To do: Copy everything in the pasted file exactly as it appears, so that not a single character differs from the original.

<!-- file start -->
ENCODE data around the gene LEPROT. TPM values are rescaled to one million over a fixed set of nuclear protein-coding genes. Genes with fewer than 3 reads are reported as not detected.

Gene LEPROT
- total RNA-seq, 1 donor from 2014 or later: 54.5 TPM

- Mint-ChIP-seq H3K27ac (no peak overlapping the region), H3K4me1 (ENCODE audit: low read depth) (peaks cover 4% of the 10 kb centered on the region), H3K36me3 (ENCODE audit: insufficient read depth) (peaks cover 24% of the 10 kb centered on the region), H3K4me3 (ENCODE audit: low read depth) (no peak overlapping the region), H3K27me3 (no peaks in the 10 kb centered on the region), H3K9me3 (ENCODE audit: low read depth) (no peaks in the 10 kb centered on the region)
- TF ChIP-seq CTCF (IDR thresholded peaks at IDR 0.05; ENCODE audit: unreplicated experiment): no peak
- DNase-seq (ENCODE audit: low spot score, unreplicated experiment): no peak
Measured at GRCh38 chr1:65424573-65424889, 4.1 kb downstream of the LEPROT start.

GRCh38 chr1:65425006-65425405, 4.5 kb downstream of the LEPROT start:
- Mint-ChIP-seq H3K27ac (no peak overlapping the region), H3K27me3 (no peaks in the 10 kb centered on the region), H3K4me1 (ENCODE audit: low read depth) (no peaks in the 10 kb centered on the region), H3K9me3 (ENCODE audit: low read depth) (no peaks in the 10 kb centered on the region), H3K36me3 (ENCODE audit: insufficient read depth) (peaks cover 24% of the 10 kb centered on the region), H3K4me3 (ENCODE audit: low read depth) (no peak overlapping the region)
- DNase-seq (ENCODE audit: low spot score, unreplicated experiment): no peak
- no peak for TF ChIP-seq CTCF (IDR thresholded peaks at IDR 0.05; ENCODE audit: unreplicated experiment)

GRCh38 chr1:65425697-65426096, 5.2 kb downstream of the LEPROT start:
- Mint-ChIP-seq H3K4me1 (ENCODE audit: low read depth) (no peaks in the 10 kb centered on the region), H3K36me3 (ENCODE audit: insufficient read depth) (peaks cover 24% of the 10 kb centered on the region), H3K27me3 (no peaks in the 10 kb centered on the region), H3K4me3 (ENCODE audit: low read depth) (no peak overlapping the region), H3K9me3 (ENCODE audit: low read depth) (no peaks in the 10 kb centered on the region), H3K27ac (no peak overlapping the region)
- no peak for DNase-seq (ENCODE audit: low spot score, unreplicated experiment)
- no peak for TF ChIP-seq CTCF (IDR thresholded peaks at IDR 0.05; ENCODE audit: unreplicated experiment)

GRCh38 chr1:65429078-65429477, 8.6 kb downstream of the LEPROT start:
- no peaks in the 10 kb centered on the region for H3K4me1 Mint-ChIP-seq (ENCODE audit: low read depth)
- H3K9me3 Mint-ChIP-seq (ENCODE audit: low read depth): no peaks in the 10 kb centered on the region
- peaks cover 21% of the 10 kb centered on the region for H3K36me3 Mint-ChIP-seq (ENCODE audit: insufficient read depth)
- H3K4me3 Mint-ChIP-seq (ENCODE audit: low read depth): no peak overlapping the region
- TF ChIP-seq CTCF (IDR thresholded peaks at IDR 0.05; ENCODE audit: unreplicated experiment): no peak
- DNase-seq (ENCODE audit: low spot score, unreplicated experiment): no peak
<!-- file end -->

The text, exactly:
ENCODE data around the gene LEPROT. TPM values are rescaled to one million over a fixed set of nuclear protein-coding genes. Genes with fewer than 3 reads are reported as not detected.

Gene LEPROT
- total RNA-seq, 1 donor from 2014 or later: 54.5 TPM

- Mint-ChIP-seq H3K27ac (no peak overlapping the region), H3K4me1 (ENCODE audit: low read depth) (peaks cover 4% of the 10 kb centered on the region), H3K36me3 (ENCODE audit: insufficient read depth) (peaks cover 24% of the 10 kb centered on the region), H3K4me3 (ENCODE audit: low read depth) (no peak overlapping the region), H3K27me3 (no peaks in the 10 kb centered on the region), H3K9me3 (ENCODE audit: low read depth) (no peaks in the 10 kb centered on the region)
- TF ChIP-seq CTCF (IDR thresholded peaks at IDR 0.05; ENCODE audit: unreplicated experiment): no peak
- DNase-seq (ENCODE audit: low spot score, unreplicated experiment): no peak
Measured at GRCh38 chr1:65424573-65424889, 4.1 kb downstream of the LEPROT start.

GRCh38 chr1:65425006-65425405, 4.5 kb downstream of the LEPROT start:
- Mint-ChIP-seq H3K27ac (no peak overlapping the region), H3K27me3 (no peaks in the 10 kb centered on the region), H3K4me1 (ENCODE audit: low read depth) (no peaks in the 10 kb centered on the region), H3K9me3 (ENCODE audit: low read depth) (no peaks in the 10 kb centered on the region), H3K36me3 (ENCODE audit: insufficient read depth) (peaks cover 24% of the 10 kb centered on the region), H3K4me3 (ENCODE audit: low read depth) (no peak overlapping the region)
- DNase-seq (ENCODE audit: low spot score, unreplicated experiment): no peak
- no peak for TF ChIP-seq CTCF (IDR thresholded peaks at IDR 0.05; ENCODE audit: unreplicated experiment)

GRCh38 chr1:65425697-65426096, 5.2 kb downstream of the LEPROT start:
- Mint-ChIP-seq H3K4me1 (ENCODE audit: low read depth) (no peaks in the 10 kb centered on the region), H3K36me3 (ENCODE audit: insufficient read depth) (peaks cover 24% of the 10 kb centered on the region), H3K27me3 (no peaks in the 10 kb centered on the region), H3K4me3 (ENCODE audit: low read depth) (no peak overlapping the region), H3K9me3 (ENCODE audit: low read depth) (no peaks in the 10 kb centered on the region), H3K27ac (no peak overlapping the region)
- no peak for DNase-seq (ENCODE audit: low spot score, unreplicated experiment)
- no peak for TF ChIP-seq CTCF (IDR thresholded peaks at IDR 0.05; ENCODE audit: unreplicated experiment)

GRCh38 chr1:65429078-65429477, 8.6 kb downstream of the LEPROT start:
- no peaks in the 10 kb centered on the region for H3K4me1 Mint-ChIP-seq (ENCODE audit: low read depth)
- H3K9me3 Mint-ChIP-seq (ENCODE audit: low read depth): no peaks in the 10 kb centered on the region
- peaks cover 21% of the 10 kb centered on the region for H3K36me3 Mint-ChIP-seq (ENCODE audit: insufficient read depth)
- H3K4me3 Mint-ChIP-seq (ENCODE audit: low read depth): no peak overlapping the region
- TF ChIP-seq CTCF (IDR thresholded peaks at IDR 0.05; ENCODE audit: unreplicated experiment): no peak
- DNase-seq (ENCODE audit: low spot score, unreplicated experiment): no peak